LAST week, the Khyber Pakhtunkhwa Directorate of Archaeology & Museums finally took possession, after much back and forth, of the ancestral homes in old Peshawar of Bollywood legends Raj Kapoor and Dilip Kumar. On Tuesday, the city deputy commissioner issued a notification of the transfer of ownership of the properties to the relevant provincial department under the colonial-era compulsory property acquisition law. It had been announced months ago that the locations would be restored and reopened as museums. The sites have over the years suffered grievous damage.
The news must have been met with mixed reactions. Pakistan’s officialdom has always displayed a penchant for flaunting the country’s richly woven tapestry of cultural heritage. On the ground, however, it is fairly uncommon to see this lofty rhetoric translated into action. Things might be inching forward, though. The PTI government has laid particular emphasis on tourism as one of the tools in the country’s arsenal of ‘soft power’. The KP government’s promises in terms of the Bollywood stars’ ancestral residences follows on other headliners such as the excavation some months ago of a Buddhist site in the area, and the opening of Peshawar’s Sethi Haveli as a museum. True, grave problems and systemic inefficiencies remain, such as artefact theft and the failure to protect sites against defacement by an under-educated public. Still, one hopes that in the case of the Kapoor and Kumar havelis, legal tangles and officialdom’s inadequacies are not allowed to stymie worthy projects. Other provinces must step up their efforts too; sites deserving of protection and display adorn the entire country. The Radio Pakistan building in Karachi is one worthy of mention because Sindh is in particular lagging behind in showcasing its ample heritage. The upper parts of the country have fared slightly better. For Pakistan to cement its place amongst thoughtful, civilised nations, documenting and preserving its history is vital. The importance of areas of endeavour such as archaeology and heritage preservation must never be underestimated.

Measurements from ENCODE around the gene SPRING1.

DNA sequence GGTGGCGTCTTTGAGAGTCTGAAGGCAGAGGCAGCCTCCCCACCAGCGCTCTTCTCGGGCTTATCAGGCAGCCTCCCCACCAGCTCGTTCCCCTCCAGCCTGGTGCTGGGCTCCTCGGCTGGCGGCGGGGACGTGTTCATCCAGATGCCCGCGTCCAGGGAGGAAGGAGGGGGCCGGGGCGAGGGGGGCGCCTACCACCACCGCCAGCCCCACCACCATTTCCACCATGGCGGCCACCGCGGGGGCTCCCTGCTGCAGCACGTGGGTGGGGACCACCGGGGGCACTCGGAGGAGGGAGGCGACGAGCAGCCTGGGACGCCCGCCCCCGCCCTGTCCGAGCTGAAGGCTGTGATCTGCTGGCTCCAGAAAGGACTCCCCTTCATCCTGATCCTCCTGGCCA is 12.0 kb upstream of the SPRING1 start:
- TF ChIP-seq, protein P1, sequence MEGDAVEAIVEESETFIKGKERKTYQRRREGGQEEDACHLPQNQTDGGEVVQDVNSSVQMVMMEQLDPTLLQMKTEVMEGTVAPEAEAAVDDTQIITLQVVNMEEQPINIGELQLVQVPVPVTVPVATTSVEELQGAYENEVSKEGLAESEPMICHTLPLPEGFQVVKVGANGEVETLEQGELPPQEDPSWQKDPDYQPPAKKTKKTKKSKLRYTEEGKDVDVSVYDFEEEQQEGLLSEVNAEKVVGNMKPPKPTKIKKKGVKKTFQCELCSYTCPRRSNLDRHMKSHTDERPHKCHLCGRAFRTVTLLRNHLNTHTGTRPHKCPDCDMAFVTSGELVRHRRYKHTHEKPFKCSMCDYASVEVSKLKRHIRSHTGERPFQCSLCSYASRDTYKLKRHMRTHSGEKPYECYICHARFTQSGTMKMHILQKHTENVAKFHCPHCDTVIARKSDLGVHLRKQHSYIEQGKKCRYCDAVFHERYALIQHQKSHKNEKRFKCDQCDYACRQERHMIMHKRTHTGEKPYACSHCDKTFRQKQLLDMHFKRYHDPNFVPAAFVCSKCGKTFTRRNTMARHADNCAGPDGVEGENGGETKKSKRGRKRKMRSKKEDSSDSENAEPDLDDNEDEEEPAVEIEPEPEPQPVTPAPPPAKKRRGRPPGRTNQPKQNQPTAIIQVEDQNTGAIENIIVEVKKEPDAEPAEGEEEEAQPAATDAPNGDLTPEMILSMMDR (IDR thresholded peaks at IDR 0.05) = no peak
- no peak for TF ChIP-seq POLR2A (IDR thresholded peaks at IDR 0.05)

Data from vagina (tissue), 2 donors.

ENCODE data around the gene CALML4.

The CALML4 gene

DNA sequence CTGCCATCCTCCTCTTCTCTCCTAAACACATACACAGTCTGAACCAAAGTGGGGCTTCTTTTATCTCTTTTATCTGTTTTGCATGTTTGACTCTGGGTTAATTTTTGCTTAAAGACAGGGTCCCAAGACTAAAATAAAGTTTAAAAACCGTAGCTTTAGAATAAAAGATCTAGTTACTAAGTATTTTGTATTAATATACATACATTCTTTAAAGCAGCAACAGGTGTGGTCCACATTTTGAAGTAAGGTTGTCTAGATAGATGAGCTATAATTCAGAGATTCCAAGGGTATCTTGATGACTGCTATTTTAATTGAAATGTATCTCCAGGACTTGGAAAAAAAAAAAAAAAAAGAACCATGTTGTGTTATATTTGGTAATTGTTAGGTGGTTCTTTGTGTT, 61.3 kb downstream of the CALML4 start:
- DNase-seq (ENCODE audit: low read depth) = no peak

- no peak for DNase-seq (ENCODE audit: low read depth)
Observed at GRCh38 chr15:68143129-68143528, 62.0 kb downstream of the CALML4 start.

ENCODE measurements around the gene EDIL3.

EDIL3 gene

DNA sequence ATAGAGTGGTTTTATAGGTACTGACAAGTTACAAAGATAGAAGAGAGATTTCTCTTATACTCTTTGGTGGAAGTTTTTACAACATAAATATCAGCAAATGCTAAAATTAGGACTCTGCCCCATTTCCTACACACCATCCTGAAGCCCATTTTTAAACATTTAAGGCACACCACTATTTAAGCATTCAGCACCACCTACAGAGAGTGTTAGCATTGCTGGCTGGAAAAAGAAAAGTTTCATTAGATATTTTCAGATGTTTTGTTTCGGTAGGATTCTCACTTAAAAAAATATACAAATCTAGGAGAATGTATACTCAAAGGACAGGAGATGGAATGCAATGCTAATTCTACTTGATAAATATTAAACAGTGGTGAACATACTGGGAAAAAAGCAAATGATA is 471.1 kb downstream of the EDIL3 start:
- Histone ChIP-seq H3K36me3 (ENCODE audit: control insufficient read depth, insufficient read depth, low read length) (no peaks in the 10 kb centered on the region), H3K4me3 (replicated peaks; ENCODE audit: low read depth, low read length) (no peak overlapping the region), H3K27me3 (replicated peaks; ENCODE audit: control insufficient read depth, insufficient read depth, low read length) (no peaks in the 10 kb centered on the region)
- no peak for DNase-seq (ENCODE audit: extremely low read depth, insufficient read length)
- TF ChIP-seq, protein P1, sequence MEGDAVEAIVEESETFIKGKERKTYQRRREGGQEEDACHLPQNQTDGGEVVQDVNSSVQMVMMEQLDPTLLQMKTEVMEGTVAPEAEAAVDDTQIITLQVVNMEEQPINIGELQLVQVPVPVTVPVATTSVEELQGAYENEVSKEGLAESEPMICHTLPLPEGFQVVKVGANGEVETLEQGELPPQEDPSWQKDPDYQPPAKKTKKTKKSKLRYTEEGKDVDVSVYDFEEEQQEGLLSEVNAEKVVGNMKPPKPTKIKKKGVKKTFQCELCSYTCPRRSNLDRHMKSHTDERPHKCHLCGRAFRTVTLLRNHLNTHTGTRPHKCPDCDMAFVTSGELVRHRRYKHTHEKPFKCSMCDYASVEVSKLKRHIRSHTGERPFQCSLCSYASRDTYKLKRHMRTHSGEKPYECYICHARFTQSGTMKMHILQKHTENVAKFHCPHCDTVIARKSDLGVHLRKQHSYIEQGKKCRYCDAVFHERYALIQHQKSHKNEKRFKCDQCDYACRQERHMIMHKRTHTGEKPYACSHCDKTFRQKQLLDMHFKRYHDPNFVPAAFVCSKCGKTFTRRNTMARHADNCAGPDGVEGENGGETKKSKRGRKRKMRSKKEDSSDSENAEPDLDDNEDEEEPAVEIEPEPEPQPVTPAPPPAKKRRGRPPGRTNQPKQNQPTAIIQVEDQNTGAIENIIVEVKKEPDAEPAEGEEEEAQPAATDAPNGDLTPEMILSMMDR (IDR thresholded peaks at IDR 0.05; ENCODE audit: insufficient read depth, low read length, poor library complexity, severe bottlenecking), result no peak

Published in Dawn, June 6th, 2021